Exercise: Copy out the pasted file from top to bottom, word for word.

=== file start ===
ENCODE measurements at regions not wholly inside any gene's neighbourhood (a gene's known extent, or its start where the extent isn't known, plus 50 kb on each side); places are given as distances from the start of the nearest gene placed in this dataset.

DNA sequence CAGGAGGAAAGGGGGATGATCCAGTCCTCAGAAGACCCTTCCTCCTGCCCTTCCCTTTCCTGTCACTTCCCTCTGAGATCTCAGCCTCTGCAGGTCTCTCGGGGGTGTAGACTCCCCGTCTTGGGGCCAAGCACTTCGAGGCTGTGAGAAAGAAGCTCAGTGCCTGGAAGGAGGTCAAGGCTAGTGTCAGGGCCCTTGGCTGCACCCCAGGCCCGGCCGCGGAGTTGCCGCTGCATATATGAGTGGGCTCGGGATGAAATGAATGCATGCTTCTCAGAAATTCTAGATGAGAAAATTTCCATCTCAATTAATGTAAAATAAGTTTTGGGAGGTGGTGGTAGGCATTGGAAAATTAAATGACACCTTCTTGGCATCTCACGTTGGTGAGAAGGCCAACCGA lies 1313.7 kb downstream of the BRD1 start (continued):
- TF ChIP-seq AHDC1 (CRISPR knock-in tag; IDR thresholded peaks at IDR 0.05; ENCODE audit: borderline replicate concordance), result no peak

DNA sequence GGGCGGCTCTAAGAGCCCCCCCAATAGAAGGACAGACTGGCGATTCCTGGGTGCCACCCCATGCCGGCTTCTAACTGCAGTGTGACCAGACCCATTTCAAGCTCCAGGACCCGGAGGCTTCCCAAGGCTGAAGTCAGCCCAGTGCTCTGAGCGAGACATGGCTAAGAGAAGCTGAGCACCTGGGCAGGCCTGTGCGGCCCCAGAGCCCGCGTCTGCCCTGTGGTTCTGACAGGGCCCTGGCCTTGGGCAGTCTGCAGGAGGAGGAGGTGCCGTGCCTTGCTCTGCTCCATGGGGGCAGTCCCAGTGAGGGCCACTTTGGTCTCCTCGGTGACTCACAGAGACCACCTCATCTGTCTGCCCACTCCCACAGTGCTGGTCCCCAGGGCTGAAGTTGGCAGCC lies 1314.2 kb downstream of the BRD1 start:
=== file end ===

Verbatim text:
ENCODE measurements at regions not wholly inside any gene's neighbourhood (a gene's known extent, or its start where the extent isn't known, plus 50 kb on each side); places are given as distances from the start of the nearest gene placed in this dataset.

DNA sequence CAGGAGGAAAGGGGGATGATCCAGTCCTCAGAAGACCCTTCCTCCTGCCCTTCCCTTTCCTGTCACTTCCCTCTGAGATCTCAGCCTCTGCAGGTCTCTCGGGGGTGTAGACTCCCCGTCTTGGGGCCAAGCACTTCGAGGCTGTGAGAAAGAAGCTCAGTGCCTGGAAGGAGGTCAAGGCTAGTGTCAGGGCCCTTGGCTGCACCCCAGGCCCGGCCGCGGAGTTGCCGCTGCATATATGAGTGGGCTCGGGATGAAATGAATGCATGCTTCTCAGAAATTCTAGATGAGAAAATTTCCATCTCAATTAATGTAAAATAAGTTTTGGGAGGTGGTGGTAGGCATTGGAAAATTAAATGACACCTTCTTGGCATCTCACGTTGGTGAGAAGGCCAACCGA lies 1313.7 kb downstream of the BRD1 start (continued):
- TF ChIP-seq AHDC1 (CRISPR knock-in tag; IDR thresholded peaks at IDR 0.05; ENCODE audit: borderline replicate concordance), result no peak

DNA sequence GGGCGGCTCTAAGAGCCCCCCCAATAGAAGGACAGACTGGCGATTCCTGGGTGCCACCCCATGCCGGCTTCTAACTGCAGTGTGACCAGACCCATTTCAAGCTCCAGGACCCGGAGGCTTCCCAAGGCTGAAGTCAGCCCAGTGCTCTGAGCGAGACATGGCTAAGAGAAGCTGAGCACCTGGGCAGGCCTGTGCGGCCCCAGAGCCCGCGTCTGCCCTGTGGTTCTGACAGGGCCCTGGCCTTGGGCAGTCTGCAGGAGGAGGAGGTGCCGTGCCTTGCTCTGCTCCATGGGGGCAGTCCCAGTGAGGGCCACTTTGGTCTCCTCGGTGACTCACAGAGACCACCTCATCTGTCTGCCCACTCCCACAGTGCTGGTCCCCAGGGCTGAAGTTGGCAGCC lies 1314.2 kb downstream of the BRD1 start: